For portraits, Paolo frequently used the Canon EF 50mm f/1.2L USM lens, not least because of its wide aperture, which is "perfect for when the light is going. It's invaluable, not only for capturing details, but also the mood." Another big plus of this lens is its "capability of getting the colours how you saw them."
Inevitably, Paolo was at the mercy of the elements. "In the studio you can control everything, but outside you have no control. You have to understand what is the best situation, place and angle of light to take your picture, so it's your way of seeing the environment that makes the picture."
While the Arctic is defined by mile after mile of ice and snow, that didn't make for a boring shoot. Although Paolo had an idea of the shots he wanted to take, it was necessary to adapt to changing conditions. Indeed, the key word was always 'adapt', he says. "This is what I was doing every day because the light was changing – direct sun, clouds – and the snow was changing colour. You'd be thinking of doing a portrait a certain way and then discover it's a different picture..."
Everywhere you looked there was ice and snow, says Paolo, but focusing on subjects in a world of endless white was never a problem. "Perhaps, in the past, focusing in the snow was a little problematic. But now, with the Canon EOS 5DS R and Canon EOS 5D Mark IV, [the images] have sharp edges," he says. The cameras even performed in a snowstorm. "On one occasion there was wind and the snow was coming across horizontally, but the cameras did manage," Paolo adds.
And what about getting a good exposure in snowy environments? Paolo advises not to compensate or underexpose. "Do one or two tests and check the screen to make sure that the exposure is ok – that it isn't too bright or underexposed," he says. "The capabilities of the Canon cameras mean it's possible to capture almost everything."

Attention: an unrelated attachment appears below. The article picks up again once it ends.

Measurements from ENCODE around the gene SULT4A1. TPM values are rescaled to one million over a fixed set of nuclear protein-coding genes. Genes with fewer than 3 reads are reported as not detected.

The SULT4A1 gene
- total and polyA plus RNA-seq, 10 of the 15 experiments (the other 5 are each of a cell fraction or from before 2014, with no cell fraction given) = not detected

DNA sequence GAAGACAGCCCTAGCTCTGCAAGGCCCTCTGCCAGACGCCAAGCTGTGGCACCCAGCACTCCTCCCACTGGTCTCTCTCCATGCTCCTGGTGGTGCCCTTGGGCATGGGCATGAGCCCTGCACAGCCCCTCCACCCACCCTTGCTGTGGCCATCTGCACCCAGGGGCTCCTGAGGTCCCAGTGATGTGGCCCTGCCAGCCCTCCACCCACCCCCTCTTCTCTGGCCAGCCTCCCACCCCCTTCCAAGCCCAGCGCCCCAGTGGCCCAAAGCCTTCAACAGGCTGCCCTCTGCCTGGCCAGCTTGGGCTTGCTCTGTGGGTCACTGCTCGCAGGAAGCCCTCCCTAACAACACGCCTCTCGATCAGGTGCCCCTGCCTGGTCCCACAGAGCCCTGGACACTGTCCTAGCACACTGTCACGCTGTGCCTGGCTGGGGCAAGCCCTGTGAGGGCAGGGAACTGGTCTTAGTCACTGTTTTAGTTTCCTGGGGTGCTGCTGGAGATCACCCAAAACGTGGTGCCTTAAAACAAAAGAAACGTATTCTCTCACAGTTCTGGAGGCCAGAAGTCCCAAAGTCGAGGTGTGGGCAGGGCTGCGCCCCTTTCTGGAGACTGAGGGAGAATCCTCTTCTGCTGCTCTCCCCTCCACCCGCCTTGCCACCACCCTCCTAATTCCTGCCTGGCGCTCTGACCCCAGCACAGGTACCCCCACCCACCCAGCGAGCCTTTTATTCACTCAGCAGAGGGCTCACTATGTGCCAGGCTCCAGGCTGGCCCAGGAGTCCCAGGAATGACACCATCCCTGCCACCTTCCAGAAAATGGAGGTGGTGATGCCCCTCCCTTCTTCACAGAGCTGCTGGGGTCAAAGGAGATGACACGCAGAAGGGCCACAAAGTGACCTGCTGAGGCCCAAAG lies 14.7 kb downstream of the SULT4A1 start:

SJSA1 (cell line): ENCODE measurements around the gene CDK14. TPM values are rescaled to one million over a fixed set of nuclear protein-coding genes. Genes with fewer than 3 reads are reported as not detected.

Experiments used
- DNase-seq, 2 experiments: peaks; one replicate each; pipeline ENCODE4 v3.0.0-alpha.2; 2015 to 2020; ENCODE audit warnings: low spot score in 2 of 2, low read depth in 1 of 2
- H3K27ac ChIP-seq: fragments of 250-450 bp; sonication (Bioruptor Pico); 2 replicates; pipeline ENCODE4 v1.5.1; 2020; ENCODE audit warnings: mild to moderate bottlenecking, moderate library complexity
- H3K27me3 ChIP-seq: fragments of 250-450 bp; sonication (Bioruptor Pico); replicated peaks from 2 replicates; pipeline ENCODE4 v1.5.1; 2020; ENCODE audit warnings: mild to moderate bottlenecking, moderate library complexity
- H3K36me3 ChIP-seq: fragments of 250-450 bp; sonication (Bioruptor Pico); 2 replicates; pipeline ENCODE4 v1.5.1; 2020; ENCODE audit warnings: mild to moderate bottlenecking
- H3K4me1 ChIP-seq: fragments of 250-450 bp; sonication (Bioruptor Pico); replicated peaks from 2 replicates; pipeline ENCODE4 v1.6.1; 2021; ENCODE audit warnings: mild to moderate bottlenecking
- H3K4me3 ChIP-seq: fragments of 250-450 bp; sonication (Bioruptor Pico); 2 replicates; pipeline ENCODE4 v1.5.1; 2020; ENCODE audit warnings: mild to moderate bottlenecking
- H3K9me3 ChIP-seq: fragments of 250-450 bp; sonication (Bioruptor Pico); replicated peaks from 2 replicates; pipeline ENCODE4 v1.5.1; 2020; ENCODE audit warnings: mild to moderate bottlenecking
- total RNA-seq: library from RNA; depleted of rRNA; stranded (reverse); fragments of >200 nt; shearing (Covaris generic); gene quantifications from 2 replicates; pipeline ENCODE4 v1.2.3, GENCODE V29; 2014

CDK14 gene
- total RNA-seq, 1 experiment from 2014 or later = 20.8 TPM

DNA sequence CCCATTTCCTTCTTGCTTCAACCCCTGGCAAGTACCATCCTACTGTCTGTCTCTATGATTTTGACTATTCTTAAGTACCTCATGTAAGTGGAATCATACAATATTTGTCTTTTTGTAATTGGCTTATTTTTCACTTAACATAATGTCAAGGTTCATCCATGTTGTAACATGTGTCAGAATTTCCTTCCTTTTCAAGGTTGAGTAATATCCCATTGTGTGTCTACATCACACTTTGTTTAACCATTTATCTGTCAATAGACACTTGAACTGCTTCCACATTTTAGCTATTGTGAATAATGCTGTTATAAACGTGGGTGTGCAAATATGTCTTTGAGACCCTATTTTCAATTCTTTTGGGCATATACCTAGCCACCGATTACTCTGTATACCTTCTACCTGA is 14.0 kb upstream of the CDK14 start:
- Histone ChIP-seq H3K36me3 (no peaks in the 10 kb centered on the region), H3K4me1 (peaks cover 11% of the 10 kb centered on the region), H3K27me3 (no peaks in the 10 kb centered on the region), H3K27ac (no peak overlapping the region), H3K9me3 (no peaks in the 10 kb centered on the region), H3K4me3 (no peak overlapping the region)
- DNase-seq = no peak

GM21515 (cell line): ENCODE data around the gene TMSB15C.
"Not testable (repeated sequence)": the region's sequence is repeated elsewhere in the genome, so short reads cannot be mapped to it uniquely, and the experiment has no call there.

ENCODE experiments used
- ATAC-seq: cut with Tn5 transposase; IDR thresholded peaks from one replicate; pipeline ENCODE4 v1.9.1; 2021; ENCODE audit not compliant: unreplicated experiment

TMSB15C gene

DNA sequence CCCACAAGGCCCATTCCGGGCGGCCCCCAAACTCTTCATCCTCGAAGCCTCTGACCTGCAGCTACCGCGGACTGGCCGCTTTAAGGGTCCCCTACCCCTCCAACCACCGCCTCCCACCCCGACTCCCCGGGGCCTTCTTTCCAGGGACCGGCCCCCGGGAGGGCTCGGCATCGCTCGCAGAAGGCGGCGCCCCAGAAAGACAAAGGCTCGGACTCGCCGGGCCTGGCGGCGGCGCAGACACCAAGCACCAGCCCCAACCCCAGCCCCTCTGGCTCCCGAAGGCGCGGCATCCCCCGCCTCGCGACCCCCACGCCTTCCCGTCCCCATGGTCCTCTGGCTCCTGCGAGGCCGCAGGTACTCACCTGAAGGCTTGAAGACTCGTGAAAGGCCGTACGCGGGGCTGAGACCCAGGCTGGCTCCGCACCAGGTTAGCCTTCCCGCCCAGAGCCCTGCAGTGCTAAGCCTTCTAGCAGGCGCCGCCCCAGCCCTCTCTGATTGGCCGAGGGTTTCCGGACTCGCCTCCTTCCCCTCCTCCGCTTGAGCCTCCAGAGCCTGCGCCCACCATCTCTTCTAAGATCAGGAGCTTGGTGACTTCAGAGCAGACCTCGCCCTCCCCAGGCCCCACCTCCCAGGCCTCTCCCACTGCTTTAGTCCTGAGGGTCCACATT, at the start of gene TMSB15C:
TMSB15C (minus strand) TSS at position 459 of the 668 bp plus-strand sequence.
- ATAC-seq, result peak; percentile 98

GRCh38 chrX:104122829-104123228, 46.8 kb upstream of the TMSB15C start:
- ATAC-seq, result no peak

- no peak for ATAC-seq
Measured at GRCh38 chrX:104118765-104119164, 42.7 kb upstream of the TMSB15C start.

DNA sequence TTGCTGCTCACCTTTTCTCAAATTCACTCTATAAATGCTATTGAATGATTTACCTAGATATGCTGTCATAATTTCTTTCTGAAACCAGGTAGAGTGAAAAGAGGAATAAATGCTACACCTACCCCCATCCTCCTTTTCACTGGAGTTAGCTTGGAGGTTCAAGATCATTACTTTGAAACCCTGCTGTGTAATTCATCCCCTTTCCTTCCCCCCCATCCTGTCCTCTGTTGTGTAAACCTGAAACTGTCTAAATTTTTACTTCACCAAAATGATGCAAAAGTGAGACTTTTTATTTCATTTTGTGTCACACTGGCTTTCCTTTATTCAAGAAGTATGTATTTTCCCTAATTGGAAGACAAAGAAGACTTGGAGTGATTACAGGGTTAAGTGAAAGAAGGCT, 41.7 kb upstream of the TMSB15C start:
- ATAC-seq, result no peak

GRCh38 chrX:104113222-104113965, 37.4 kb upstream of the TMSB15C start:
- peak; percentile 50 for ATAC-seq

Sometimes, Paolo would be out for long periods of time, but the batteries never let him down. "I never had a problem, even at -15°C or -20°C. You just keep your camera warm inside your backpack or underneath your jacket when you're walking and take it out when you want to shoot."
One of the biggest pitfalls of shooting in the Arctic is the temptation to focus only on the beauty of the landscape, says Paolo. You have to practise restraint in order to go beyond clichéd, picturesque images. Once Paolo understood how to work with the white that was all around, he could start to take a variety of shots.
"When you arrive, everything is incredible," he says. "For you, it's the moon. Then, the next day, you realise everything is still there. Instead of taking pictures in all situations you try to understand and interact with the situations.
"That's why it's key to go to places many times," he adds. "The more you travel, the more you say, 'let's wait', and then you get the pictures." It's a case of slowing down and shooting in "a meaningful way."
Next, Paolo hopes to visit Alaska, but he plans to take his time. "The Arctic Circle is very big so there are many other parts to visit and photograph. But I'm not in a hurry."